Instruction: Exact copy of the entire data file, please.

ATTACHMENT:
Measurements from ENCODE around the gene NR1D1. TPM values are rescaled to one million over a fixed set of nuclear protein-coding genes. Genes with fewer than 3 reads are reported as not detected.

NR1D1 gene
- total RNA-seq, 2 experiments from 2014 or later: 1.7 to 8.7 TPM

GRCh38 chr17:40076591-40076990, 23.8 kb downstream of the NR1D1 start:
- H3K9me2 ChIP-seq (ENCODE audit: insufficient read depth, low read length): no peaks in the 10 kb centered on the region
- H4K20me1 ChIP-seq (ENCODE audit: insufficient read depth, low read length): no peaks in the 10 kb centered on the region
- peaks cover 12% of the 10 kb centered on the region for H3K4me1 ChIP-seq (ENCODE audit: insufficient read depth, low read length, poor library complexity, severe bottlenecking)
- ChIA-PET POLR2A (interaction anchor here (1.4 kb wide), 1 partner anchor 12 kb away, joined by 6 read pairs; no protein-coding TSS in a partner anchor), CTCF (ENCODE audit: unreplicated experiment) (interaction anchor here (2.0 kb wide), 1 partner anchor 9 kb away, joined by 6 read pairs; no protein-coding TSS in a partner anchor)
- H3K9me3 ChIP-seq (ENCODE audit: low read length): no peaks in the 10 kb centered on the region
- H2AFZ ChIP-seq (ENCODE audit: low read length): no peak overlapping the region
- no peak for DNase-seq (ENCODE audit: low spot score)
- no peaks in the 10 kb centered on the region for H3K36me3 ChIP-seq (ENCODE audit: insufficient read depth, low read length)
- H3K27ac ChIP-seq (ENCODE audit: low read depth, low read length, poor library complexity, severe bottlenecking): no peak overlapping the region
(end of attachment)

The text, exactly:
Measurements from ENCODE around the gene NR1D1. TPM values are rescaled to one million over a fixed set of nuclear protein-coding genes. Genes with fewer than 3 reads are reported as not detected.

NR1D1 gene
- total RNA-seq, 2 experiments from 2014 or later: 1.7 to 8.7 TPM

GRCh38 chr17:40076591-40076990, 23.8 kb downstream of the NR1D1 start:
- H3K9me2 ChIP-seq (ENCODE audit: insufficient read depth, low read length): no peaks in the 10 kb centered on the region
- H4K20me1 ChIP-seq (ENCODE audit: insufficient read depth, low read length): no peaks in the 10 kb centered on the region
- peaks cover 12% of the 10 kb centered on the region for H3K4me1 ChIP-seq (ENCODE audit: insufficient read depth, low read length, poor library complexity, severe bottlenecking)
- ChIA-PET POLR2A (interaction anchor here (1.4 kb wide), 1 partner anchor 12 kb away, joined by 6 read pairs; no protein-coding TSS in a partner anchor), CTCF (ENCODE audit: unreplicated experiment) (interaction anchor here (2.0 kb wide), 1 partner anchor 9 kb away, joined by 6 read pairs; no protein-coding TSS in a partner anchor)
- H3K9me3 ChIP-seq (ENCODE audit: low read length): no peaks in the 10 kb centered on the region
- H2AFZ ChIP-seq (ENCODE audit: low read length): no peak overlapping the region
- no peak for DNase-seq (ENCODE audit: low spot score)
- no peaks in the 10 kb centered on the region for H3K36me3 ChIP-seq (ENCODE audit: insufficient read depth, low read length)
- H3K27ac ChIP-seq (ENCODE audit: low read depth, low read length, poor library complexity, severe bottlenecking): no peak overlapping the region